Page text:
The link between cancer and organ regeneration is poorly understood. While many cancers develop as a consequence of chronic injury, it’s unclear if a strong regenerative capacity protects against or promotes tumor formation. Too much regeneration could potentially cause cancer by causing organ overgrowth, while too little regeneration could potentially cause cancer by impairing organ function, leading to fibrosis.
Our lab is interested in understanding the relationship between injury, regeneration, and cancer. We are focused on identifying the genes and mechanisms that regulate regenerative capacity in the liver and understanding how these contribute to hepatocellular carcinoma development – the third leading cause of cancer death in the world. Using mouse models developed in our lab that have improved regenerative capacity, we are examining the underlying mechanisms and inherent limitations of regeneration in the liver. Doing so could lead to treatment options that could promote tissue regeneration while preventing cancer.
Reactivation of Embryonic Growth Programs in Liver Cancer
Understanding and Augmenting Liver Regeneration by Dissecting Epigenetic Mechanisms
Understanding the Influence of Regenerative Capacity on Cancer
Heterochronic genes encode products whose expression changes throughout time in tissues and temporally regulates developmental changes, organ growth, and regenerative capacity. For example, many heterochronic genes are expressed in fetal, but not adult, tissues such that they promote the rapid growth of fetal tissues and are shut off postnatally. Cancers can reactivate these heterochronic genes in adult tissues to enable neoplastic proliferation. We have uncovered important roles for heterochronic genes by using murine models that allow temporally specific gain or loss of Lin28 and let-7.
We previously showed that adult reactivation of Lin28a promotes regeneration capabilities reminiscent of embryonic tissue (Nguyen et al., 2014). Lin28’s ability to temporally integrate embryonic metabolism, cell proliferation, and tissue growth also contributes to its oncogenic activities. We are currently determining the functions and mechanisms of the oncofetal RNA-binding protein Imp3 (aka Igf2bp3), a well-known downstream target of let-7 and Lin28. Our goal is to define the mechanisms downstream of Imp3 that are therapeutically relevant.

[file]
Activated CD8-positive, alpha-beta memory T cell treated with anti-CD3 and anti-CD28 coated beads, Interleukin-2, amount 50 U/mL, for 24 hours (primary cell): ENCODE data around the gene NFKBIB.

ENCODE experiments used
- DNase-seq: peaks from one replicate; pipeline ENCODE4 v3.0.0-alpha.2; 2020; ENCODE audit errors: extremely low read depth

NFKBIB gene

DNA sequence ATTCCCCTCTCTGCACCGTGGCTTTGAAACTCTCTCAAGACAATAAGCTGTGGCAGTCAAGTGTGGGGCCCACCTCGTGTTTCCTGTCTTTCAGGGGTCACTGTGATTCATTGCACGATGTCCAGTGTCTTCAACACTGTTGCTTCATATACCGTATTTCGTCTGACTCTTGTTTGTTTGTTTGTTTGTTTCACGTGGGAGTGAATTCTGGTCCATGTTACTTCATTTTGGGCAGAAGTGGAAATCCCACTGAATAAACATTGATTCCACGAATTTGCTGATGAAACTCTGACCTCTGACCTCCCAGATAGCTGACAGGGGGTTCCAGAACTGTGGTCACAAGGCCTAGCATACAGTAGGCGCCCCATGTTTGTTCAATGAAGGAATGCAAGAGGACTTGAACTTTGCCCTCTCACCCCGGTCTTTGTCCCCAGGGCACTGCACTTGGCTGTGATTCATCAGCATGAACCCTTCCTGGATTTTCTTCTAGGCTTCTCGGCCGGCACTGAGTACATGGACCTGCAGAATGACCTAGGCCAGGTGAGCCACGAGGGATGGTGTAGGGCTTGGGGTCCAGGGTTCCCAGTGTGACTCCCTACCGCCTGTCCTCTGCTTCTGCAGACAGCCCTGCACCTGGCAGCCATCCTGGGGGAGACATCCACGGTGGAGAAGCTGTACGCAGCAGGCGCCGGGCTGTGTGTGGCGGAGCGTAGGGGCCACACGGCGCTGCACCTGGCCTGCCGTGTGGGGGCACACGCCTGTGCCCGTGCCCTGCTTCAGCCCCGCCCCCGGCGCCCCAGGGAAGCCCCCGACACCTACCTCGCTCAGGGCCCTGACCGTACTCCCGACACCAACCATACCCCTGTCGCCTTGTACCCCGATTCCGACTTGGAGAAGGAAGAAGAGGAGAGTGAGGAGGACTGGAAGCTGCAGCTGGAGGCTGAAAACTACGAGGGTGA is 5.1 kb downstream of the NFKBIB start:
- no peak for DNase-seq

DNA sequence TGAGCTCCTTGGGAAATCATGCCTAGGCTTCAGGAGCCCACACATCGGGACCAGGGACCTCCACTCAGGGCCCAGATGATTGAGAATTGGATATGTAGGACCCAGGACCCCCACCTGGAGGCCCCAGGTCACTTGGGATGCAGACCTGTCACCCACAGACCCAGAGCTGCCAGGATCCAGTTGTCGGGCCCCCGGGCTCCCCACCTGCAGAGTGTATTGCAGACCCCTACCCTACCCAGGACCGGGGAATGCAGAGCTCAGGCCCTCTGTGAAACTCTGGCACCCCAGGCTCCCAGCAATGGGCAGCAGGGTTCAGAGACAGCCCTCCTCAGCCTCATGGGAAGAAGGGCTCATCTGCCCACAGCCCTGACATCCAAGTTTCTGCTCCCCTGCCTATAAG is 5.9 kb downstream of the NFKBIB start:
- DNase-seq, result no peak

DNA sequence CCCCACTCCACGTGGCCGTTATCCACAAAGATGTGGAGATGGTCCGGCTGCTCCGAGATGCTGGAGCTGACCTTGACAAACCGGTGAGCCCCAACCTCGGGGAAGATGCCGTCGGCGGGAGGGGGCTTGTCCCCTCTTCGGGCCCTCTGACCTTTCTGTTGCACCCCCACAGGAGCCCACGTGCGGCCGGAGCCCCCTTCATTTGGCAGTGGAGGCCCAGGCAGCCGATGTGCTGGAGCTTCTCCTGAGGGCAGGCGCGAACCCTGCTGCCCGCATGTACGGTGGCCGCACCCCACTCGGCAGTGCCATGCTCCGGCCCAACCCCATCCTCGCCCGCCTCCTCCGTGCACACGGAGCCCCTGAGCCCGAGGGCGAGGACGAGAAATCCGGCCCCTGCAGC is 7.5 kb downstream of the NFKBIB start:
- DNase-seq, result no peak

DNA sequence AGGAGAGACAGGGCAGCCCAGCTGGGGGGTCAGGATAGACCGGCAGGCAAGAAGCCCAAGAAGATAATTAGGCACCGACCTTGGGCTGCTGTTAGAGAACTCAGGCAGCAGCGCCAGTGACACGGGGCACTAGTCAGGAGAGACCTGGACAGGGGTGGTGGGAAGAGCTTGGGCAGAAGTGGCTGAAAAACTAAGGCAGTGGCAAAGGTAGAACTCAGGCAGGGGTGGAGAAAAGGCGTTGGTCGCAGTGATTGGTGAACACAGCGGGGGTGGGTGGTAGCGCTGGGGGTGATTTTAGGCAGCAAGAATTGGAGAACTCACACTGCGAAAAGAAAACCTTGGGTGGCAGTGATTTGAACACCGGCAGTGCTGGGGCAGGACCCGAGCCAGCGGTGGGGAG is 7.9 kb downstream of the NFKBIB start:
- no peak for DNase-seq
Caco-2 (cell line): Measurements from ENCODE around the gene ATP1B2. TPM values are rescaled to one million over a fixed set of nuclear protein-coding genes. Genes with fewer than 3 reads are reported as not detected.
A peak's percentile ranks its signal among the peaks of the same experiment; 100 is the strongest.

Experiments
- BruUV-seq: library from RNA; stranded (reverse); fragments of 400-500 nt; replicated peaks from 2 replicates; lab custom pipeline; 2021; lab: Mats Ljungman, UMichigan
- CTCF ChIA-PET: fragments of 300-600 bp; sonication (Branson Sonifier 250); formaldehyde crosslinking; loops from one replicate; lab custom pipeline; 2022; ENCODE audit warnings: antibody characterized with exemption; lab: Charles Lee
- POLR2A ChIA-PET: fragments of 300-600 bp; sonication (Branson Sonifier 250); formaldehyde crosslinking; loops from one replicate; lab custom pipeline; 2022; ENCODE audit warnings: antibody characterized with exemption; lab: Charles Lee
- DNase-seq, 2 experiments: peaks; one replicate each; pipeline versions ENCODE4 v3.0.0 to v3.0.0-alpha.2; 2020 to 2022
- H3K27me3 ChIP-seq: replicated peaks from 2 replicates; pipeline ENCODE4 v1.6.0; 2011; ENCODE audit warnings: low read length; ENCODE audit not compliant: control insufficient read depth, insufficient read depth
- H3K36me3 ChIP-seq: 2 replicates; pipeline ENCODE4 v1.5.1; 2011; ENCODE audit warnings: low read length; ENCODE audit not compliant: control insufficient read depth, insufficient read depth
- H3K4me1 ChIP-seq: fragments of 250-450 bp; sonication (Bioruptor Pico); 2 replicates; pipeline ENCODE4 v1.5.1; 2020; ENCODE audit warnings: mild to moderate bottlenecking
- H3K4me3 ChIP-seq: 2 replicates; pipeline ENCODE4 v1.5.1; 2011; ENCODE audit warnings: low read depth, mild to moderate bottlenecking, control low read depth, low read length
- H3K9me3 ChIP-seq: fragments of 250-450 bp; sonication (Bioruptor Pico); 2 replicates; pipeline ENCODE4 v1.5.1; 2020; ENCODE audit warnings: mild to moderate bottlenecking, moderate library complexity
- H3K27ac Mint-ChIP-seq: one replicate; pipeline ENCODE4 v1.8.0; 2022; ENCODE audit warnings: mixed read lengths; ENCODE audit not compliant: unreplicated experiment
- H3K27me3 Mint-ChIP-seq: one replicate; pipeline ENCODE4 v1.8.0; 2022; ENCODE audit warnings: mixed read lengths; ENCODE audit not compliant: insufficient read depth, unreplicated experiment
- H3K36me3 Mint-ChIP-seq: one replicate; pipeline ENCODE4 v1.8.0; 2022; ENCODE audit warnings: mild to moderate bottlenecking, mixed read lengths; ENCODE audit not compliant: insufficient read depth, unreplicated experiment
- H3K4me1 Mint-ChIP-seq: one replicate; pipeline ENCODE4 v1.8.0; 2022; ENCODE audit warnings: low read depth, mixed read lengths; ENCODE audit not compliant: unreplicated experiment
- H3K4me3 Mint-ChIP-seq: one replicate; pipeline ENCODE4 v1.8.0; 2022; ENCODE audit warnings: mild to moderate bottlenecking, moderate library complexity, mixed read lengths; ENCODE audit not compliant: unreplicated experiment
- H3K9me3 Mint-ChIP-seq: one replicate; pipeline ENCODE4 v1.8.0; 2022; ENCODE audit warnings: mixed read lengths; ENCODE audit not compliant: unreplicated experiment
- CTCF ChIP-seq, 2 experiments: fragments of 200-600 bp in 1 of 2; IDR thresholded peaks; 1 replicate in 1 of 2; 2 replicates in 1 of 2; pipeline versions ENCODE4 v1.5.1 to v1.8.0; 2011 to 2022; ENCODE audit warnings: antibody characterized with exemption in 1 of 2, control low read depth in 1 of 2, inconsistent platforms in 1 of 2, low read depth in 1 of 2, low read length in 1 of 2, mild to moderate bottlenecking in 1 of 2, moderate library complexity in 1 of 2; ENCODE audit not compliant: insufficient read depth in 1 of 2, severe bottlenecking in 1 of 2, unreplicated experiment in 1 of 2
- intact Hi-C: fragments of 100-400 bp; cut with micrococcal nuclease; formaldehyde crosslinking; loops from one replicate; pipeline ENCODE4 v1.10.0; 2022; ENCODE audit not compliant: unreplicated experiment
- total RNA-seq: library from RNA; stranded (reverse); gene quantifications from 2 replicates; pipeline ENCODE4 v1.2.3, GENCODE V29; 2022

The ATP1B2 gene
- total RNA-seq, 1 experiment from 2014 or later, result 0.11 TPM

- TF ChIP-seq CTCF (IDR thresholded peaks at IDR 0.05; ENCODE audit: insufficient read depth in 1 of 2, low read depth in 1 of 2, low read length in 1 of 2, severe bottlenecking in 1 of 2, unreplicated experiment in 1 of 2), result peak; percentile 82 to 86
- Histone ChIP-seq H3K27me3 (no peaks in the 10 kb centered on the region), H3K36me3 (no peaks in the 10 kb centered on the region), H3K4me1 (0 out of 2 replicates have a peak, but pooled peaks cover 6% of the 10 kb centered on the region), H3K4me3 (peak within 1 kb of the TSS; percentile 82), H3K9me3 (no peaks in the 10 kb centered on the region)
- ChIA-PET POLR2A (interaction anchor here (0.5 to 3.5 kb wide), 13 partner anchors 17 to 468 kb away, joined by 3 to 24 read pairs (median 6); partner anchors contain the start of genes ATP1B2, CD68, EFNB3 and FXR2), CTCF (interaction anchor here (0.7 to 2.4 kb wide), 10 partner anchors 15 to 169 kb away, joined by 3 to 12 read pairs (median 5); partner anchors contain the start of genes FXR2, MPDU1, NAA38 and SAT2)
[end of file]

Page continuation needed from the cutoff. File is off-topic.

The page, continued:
Epigenetic machines reprogram genomic structure, gene expression, and cellular functions during tissue regeneration. It is unknown how this machinery influences regenerative capacity in any tissue system. The liver is the ideal context in which to unravel these longstanding questions. We discovered that Arid1a, a component of the SWI/SNF ATP-dependent chromatin-remodeling complex, plays critical roles in liver injury and regeneration (Sun et al., 2016). Chromatin structure is remodeled during regeneration to alter accessibility for transcription factors that alter cell fate and function such that lost tissues can be replenished. We showed that liver-specific Arid1a knockout mice have enhanced regeneration after multiple forms of surgical, chemical, and genetic injury.
For the first time, these findings connect chromatin-remodeling machinery with organ regeneration and suggest that we have uncovered only the “tip of the iceberg” in terms of understanding the epigenetic mechanisms regulating regeneration. Currently, we are examining how this chromatin-remodeling complex controls gene expression and regeneration on the molecular level.
Understanding the Influence of Regenerative Capacity on Cancer
It is widely assumed that cancer risk increases with regenerative capacity, but we expect the relationship is more complicated. In mammals, chronic organ damage in the skin, lung, intestine, and liver is strongly associated with cancer, but it is possible that the potent regenerative abilities of these organs serve to preserve tissue integrity, reduce inflammation, and resist transformation in the context of recurrent injury. Causative mechanisms have been difficult to study because animals with different regenerative capabilities are often evolutionarily or genetically distant. A general strategy is to develop mice with enhanced or altered organ regeneration in order to understand how modulating regeneration influences carcinogenesis in the liver.
This work is inspired by the clinical problem of hepatocellular carcinoma (HCC), a malignancy that arises from a highly regenerative organ that experiences recurrent injury. Although HCC is the third leading cause of cancer death in the world, scientific understanding of HCC is limited – a fact that our inability to predict outcomes, much less treat advanced cases, reflects. A goal for our lab is to understand how influences on regeneration may be employed to control cancer development.
About Dr. Zhu
Hao Zhu earned his bachelor’s degree in biology from Duke University, followed by an M.D. from Harvard Medical School and MIT. He underwent training in internal medicine at University of California, San Francisco, and medical oncology at the Dana-Farber Cancer Institute. From 2008 to 2012, Dr. Zhu performed postdoctoral research at Boston Children’s Hospital. In 2012, he joined the faculty of the Children’s Medical Center Research Institute at UT Southwestern. He is also an attending physician in the Multidisciplinary Liver Cancer Clinic at Parkland Memorial Hospital.